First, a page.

Another application of this "observing without judging" practice is in personal growth. Harvard Business Review recently reported on research showing that the key to success appears to be self-compassion, not self-esteem. To develop self-compassion, you have to get past judging yourself harshly, and you have to show kindness and understanding towards yourself. In To Succeed, Forget Self-Esteem (Harvard Business Review), Heidi Grant Halvorson writes, "When you are self-compassionate in the face of difficulty, you neither judge yourself harshly, nor feel the need to defensively focus on all your awesome qualities to protect your ego." Researchers Juliana Breines and Serena Chen (University of California, Berkeley) found that self-compassion increased a person's motivation to improve and avoid making the same mistake down the road.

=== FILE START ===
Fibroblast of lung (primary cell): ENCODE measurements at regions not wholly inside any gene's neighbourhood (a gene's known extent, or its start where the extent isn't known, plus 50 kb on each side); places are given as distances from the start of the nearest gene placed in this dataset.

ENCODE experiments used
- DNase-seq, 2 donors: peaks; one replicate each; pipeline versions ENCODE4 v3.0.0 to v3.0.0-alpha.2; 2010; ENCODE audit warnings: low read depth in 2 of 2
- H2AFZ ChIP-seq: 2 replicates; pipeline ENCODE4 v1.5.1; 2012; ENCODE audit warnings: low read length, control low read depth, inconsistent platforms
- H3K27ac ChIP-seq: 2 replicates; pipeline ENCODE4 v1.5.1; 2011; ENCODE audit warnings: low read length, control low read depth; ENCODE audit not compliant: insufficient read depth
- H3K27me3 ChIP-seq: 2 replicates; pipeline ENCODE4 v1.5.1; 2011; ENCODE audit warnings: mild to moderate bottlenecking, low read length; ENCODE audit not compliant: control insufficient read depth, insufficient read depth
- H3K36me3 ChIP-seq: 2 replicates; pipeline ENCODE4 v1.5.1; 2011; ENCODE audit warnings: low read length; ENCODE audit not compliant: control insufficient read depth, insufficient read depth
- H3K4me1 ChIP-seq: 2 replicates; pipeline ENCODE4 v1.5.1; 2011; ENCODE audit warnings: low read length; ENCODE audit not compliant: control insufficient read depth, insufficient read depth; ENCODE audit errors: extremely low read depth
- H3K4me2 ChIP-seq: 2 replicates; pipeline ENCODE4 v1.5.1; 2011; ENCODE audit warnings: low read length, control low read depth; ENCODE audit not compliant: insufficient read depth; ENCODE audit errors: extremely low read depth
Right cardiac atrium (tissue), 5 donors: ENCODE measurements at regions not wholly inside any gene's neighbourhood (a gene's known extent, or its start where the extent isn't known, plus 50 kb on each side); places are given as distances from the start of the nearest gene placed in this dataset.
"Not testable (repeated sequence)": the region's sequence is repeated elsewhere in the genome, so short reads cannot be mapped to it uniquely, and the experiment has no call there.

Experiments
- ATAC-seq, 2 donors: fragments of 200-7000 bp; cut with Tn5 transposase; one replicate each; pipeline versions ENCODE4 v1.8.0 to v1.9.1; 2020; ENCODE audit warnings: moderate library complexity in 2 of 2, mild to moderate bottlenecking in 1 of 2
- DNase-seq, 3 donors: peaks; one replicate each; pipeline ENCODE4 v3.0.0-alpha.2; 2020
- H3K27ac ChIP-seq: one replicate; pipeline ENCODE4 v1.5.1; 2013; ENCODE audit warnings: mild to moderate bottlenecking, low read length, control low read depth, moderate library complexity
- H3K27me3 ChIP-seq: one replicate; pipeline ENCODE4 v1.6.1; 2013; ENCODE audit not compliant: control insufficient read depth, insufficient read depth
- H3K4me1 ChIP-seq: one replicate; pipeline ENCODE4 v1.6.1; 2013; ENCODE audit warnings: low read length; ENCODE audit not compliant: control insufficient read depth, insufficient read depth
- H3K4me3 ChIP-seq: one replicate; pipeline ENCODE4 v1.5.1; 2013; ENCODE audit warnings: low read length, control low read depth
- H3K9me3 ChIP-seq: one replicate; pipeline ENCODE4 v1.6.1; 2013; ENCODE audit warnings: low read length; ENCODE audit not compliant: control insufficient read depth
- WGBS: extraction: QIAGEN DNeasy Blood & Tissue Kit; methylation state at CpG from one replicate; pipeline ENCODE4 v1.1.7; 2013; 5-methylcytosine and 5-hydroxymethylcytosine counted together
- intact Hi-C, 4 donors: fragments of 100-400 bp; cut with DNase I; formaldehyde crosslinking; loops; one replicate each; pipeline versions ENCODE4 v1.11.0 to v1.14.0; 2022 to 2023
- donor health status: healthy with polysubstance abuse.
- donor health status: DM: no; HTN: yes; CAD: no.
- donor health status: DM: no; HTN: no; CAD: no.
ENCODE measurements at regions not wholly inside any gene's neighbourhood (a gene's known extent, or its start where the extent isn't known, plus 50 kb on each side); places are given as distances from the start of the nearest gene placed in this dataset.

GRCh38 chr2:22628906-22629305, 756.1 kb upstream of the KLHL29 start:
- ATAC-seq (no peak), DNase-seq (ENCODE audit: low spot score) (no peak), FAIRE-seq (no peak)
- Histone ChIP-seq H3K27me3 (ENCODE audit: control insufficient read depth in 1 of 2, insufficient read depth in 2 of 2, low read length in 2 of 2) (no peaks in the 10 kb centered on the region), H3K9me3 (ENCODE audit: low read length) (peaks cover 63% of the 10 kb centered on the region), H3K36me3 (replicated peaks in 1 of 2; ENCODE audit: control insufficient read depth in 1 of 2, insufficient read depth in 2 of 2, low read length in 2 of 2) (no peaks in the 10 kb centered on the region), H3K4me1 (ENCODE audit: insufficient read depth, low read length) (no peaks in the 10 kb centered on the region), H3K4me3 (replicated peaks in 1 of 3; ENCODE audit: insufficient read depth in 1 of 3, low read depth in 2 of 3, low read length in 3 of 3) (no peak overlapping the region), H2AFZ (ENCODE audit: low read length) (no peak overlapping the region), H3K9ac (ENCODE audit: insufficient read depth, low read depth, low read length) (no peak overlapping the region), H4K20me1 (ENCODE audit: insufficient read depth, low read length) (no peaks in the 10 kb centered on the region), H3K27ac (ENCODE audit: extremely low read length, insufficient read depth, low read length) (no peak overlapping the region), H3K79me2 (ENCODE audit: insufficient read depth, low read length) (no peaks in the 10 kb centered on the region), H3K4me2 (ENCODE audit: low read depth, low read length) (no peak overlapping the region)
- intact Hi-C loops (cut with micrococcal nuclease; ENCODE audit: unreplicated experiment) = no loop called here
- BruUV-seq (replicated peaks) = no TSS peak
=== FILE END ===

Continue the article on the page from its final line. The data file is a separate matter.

I'm excited about these research findings showing links between mindfulness, self-compassion, and work performance. Those of us who want to make our teams and our organizations better have solid research on which to base new training and developmental programs. In particular, I'm excited about helping my people at work to coach more effectively through practicing "observing without judging."

When Google conducted a rigorous internal study on their managers, using data from multiple sources including performance reviews, they found that their best managers were effective coaches. It's clear from Breines and Chen's research that part of coaching a person must include helping the coachee to develop self-compassion, which leads them gently to a motivation to improve. Creating more effective 'coaching managers' at work is just one of many applications of the research. I can't wait to see what other findings come out of this line of research. As I develop new approaches to my work based on this research, I'll be sharing it here on this blog.

Do you receive good coaching at work? Do you provide it? What ties do you see between mindfulness, self-compassion, and effectiveness as a coach or a person being coached at work?